Digital Archive brought to you
by JPMorgan Chase & Co.
Murray A. Gordon, a New York lawyer and national vice president of the American Jewish Congress, endorses the Bundy School-Decentralization plan. Mr. Gordon believes that the reform is essential to good education and assures teachers that the plan will not violate their rights.
Dr. King applauds the students participating in sit-in demonstrations and states that the leaders must develop a strategy for victory. He suggests topics for discussion including: creating an organization, a nationwide selective buying campaign, training for jail not bail, further exploration of nonviolence, and taking the freedom struggle into every community without exception. These suggestions led to the formation of the Student Nonviolent Coordinating Committee (SNCC).
This brochure, which describes the Southern Christian Leadership Conference's Citizenship Education Program, states the purpose of the program and also explains how the community can "prepare for first-class citizenship." Included is a brief article by Dr. King entitled "What Makes A First Class Citizen." In the article, Dr. King lists characteristics that first class citizens possess, such as literacy, participation in the political process and an understanding of the Constitution.
In this editorial Ms. Gertrude Wilson highlights a teacher exchange program in an affluent White community. This particular program aims to enrich the lives of students by integrating a diverse representation of professionals.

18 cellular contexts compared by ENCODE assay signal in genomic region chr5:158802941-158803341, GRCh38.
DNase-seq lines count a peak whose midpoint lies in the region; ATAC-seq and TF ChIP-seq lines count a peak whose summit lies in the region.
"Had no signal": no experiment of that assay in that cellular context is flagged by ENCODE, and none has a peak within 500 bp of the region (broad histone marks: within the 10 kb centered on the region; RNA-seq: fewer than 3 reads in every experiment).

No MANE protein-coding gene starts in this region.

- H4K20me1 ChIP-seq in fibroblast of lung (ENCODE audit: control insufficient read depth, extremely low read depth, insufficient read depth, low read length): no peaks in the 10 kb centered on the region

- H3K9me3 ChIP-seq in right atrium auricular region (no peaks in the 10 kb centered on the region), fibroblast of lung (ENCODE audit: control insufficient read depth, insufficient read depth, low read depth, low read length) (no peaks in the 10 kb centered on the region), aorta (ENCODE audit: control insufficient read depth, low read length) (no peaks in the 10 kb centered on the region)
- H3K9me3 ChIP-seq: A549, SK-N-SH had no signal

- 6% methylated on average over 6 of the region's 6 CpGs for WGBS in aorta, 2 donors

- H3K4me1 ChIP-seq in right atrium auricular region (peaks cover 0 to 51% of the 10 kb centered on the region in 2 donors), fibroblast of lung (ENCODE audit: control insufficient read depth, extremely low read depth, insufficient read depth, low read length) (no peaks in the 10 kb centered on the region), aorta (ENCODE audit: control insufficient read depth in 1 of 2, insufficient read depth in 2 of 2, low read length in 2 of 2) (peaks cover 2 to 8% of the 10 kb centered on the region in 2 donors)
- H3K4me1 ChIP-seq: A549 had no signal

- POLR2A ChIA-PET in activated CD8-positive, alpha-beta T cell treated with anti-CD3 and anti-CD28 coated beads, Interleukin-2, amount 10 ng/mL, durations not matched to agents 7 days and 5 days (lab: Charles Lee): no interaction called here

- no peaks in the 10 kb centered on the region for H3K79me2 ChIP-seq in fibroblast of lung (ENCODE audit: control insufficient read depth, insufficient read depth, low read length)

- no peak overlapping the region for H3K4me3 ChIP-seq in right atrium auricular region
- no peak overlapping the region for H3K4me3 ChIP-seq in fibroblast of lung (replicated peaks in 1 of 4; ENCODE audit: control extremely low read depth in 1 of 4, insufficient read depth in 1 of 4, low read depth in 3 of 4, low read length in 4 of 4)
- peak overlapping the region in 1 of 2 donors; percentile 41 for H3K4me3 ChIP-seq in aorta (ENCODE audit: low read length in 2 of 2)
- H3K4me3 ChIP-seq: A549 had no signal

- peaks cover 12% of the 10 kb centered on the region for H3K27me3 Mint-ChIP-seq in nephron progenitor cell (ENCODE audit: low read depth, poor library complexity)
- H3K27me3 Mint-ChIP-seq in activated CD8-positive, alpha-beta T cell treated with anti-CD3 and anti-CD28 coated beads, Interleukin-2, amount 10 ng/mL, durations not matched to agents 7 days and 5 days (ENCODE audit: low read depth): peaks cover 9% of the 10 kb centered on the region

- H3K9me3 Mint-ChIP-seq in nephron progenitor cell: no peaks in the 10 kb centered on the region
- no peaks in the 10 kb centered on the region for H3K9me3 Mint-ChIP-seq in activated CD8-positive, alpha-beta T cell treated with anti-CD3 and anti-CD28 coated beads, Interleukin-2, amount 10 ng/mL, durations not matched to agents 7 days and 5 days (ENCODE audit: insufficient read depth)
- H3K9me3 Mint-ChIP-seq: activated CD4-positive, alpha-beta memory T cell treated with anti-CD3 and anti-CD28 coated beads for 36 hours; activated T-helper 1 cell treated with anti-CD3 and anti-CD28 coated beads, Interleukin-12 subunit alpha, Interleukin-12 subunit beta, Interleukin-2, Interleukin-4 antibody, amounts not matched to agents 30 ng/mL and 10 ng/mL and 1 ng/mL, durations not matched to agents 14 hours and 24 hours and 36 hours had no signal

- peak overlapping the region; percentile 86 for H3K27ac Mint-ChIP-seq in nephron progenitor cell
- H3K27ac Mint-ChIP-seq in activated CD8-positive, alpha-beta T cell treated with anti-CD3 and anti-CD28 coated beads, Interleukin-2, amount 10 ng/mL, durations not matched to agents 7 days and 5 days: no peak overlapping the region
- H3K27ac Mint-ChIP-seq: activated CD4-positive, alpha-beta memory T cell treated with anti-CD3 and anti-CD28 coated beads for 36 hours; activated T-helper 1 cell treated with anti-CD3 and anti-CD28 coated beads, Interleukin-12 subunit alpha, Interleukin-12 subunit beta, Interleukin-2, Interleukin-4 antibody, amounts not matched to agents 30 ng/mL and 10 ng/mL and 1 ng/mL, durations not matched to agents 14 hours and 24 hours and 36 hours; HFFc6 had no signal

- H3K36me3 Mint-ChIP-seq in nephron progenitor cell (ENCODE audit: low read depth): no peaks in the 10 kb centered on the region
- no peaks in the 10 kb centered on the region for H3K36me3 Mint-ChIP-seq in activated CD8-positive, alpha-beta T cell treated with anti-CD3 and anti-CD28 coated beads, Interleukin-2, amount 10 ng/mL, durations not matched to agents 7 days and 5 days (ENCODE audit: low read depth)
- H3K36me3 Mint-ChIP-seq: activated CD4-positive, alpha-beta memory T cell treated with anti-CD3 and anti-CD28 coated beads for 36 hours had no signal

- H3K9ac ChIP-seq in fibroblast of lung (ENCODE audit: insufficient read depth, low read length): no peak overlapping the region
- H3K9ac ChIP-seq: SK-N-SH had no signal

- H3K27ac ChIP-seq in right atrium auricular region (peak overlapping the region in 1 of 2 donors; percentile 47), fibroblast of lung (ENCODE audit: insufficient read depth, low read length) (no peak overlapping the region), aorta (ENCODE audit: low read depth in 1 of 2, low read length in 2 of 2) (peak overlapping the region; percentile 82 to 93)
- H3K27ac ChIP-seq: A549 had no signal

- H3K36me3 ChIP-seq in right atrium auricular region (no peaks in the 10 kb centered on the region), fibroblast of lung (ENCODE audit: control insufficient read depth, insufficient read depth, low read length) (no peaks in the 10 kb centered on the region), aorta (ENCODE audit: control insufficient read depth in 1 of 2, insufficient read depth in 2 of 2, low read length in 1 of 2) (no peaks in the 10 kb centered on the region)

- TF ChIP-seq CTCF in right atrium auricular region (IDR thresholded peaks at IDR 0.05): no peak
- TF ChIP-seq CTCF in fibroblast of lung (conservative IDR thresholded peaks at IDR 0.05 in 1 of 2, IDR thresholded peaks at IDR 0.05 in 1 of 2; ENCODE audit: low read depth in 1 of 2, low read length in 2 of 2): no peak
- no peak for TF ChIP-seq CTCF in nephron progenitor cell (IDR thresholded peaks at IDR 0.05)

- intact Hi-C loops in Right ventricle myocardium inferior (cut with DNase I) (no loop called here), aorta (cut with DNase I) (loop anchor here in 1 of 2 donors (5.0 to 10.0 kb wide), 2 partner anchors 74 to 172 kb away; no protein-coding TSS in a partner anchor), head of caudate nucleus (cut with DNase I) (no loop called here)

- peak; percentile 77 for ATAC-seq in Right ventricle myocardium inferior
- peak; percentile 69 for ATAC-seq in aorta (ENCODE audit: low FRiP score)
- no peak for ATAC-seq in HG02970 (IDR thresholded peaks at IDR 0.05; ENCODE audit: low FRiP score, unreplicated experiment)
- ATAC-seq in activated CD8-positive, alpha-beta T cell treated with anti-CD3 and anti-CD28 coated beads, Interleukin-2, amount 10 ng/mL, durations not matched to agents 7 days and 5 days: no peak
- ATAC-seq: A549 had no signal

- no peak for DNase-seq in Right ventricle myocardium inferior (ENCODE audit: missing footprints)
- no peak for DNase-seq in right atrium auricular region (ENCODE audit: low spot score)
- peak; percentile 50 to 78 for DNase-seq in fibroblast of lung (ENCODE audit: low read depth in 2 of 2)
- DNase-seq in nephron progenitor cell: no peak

James Bevel, national director of the Spring Mobilization Committee to End the War in Vietnam, offers insight into the purpose of the committee. The committee focuses on launching two mass demonstrations to stop the war, with the goal of "seeking to stimulate increased activity everywhere."
Dr. King discusses the social destruction of riots, the high rates of unemployment, and the importance of nonviolence.
Ambassador Bonhomme announces the Pan American Festival of the New World, proposed and implemented by Negro-American Concert Pianist Robert Pritchard. The festival's inauguration was held in Haiti in the summer of 1969. The event attracted students in the "Pan American hemisphere." The festival's main features focused on the establishment of three summer schools.
US Ambassador to the United Nations Adlai Stevenson, informs Dr. King that they will have to postpone their meeting due to a U.N. Security Council meeting that Mr. Stevenson has to preside over.
Mr. Cook, legislative assisant to Senator Hartke of Indiana, thanks Dr. King for his recent letter lauding Senator Hartke for supporting the Civil Rights Act of 1964. Cook also recalls his and Dr. King's experience at Boston University.
Edward Kirsch, Executive Director of The Bronx-Lebanon Hospital Center extends warmest sympathies to Mrs. King during her time of bereavement. He writes, "Dr. King was greatly admired by all of us as an inspiring leader, a true humanitarian and an advocate of peace and justice for all people."
This letter dated November 28, 1964, was sent to Joan Daves from Philip Foubert. Foubert, editor of ECHO at Seattle Prep, writes to Joan Daves requesting that Dr. King write a "short letter, suitable for publication in our yearbook and addressed to the students of Seattle Prep."
George and Eunice Grier write regarding the topic "Can you live where you want to live?" This article discusses discrimination and segregation in housing. The Griers assert that integration in jobs and public places is advancing, but segregation in housing still plagues many people in America.
This pamphlet promotes the historic March on Washington of August 28, 1963. The pamphlet calls upon Congress to pass civil rights legislation and end the "twin evils of discrimination and economic deprivation" that plague the nation.